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Lincoln – COVID-19, also called the coronavirus, has and is likely to affect people from many countries, in many geographical locations. However, if you are not in an area where it is spreading and have not recently traveled to an area where it is spreading, your risk of infection is low – but the possibility of social stigma for certain groups is high.
It is understandable that you may feel anxious about the global outbreak. However, fear and anxiety can lead to social stigma toward Asian-Americans as well as those who may have a cough or sniffles caused by the common cold, flu, allergies, etc. This now may even extend to those who have recently traveled.
Stigma and discrimination can occur when people associate an infectious disease with a specific population, nationality, or other group, even though not everyone in that population or from that region is specifically at risk for the disease (for example, Chinese-Americans and other Asian-Americans living in the United States, or those who have just returned from a trip to Italy, Washington state or other areas with increasing COVID-19 cases).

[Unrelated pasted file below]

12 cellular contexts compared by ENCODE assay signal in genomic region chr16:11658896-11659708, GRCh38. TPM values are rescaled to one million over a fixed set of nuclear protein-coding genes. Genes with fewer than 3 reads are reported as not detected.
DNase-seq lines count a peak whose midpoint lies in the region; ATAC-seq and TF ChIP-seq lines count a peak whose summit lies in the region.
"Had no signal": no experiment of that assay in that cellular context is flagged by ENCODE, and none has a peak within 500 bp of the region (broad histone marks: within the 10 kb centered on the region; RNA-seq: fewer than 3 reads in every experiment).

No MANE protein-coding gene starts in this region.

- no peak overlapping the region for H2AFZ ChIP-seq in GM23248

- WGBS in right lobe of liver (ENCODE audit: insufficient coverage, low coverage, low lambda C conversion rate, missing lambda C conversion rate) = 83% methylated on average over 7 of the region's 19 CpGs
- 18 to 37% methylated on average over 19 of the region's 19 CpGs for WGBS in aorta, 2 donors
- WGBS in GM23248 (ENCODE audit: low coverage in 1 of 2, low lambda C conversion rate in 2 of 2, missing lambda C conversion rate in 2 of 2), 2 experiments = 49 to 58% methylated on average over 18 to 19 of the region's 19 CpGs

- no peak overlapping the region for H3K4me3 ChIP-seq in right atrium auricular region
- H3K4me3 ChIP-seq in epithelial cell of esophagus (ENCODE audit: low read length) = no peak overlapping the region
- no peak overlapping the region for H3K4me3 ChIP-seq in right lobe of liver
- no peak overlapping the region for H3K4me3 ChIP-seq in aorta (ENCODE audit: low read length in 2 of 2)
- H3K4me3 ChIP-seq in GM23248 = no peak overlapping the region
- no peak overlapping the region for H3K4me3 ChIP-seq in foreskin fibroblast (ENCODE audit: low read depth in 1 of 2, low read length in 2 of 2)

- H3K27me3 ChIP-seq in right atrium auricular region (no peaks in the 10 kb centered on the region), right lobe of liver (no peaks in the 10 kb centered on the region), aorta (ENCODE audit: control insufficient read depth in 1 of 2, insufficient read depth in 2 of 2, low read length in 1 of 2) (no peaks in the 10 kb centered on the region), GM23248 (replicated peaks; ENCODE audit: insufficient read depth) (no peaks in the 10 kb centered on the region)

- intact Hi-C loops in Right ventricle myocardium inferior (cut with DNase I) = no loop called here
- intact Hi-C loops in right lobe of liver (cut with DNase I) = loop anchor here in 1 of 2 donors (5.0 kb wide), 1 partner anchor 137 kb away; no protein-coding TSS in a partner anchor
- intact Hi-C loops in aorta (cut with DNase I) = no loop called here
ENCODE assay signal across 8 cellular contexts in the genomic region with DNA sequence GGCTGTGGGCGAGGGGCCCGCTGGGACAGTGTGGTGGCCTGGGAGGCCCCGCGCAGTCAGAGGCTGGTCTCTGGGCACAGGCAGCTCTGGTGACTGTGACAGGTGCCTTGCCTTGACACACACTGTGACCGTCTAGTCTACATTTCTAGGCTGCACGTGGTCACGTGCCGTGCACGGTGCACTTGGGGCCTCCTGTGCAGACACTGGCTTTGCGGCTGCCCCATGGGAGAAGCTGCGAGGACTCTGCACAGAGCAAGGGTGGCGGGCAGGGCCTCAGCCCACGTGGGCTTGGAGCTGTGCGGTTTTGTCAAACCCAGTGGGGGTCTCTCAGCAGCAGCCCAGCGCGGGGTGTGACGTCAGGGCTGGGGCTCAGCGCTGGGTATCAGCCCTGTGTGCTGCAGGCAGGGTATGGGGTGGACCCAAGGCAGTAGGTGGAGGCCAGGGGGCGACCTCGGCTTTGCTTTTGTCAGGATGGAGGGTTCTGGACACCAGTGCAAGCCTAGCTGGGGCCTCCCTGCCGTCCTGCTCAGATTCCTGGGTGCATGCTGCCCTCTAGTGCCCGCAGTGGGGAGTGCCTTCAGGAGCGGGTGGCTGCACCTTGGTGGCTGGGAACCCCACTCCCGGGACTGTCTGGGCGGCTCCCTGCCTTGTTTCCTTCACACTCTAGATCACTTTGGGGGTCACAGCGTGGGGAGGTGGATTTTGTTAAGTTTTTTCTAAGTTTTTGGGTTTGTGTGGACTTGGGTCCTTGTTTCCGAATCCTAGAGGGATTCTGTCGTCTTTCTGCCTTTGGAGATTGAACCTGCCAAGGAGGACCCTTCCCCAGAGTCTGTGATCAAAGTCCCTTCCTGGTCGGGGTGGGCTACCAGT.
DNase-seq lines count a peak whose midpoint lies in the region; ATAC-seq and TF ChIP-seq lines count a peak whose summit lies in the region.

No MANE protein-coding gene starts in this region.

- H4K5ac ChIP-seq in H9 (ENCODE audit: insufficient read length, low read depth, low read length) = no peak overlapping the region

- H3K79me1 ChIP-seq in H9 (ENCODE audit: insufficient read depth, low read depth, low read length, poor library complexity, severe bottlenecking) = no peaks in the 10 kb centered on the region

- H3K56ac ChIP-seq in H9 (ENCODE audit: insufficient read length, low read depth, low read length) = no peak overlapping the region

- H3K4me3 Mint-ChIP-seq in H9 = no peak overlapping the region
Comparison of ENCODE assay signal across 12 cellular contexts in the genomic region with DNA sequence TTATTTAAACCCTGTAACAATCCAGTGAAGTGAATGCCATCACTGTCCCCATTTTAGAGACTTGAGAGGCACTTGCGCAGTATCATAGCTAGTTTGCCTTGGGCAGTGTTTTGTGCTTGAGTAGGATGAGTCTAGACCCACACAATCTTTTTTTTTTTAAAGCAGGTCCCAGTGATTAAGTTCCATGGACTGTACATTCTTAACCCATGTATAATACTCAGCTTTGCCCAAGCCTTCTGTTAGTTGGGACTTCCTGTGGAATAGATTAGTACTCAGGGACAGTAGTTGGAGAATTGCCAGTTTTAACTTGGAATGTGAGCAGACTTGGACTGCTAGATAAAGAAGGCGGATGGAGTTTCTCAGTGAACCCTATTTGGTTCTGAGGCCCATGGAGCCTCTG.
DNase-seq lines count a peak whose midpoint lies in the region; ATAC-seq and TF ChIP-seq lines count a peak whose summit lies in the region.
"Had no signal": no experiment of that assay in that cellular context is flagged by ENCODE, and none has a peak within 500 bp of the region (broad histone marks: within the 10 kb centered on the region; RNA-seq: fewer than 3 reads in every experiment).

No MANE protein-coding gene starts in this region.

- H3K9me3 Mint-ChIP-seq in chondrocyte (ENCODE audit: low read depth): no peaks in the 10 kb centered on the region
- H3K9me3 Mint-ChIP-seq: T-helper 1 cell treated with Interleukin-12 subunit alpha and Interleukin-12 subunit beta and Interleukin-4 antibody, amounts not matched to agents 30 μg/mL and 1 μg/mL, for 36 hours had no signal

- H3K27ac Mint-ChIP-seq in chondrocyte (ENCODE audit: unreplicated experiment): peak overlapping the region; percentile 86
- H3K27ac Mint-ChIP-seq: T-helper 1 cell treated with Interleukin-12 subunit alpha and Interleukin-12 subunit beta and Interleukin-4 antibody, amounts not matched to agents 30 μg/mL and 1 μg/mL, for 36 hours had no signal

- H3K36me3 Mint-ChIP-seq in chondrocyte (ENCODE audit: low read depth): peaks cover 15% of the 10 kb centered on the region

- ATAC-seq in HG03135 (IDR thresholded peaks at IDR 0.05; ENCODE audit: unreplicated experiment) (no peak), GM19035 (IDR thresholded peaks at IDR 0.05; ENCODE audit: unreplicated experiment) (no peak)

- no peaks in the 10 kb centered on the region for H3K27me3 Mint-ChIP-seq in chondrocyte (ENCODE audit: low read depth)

People who have not recently been in an area of ongoing spread of COVID-19 or been in contact with a person who has a confirmed or suspected case of COVID-19 are not at greater risk of acquiring and spreading COVID-19 than other Americans.
“A global outbreak like this affects everyone, and an emotional response to its impact is normal," said Mikayla Johnson, disaster behavioral health coordinator and administrator for the Division of Behavioral Health at the Nebraska Department of Health and Human Services (DHHS). “But if people avoid or blame others, this can also affect those who are virus-free. Stigma hurts everyone by creating more fear or anger towards ordinary people instead of the disease that is causing the problem. We can fight stigma and help, not hurt, others by providing social support."
To aid in the anti-stigma effort:
There are simple things you can do to help keep yourself and others healthy.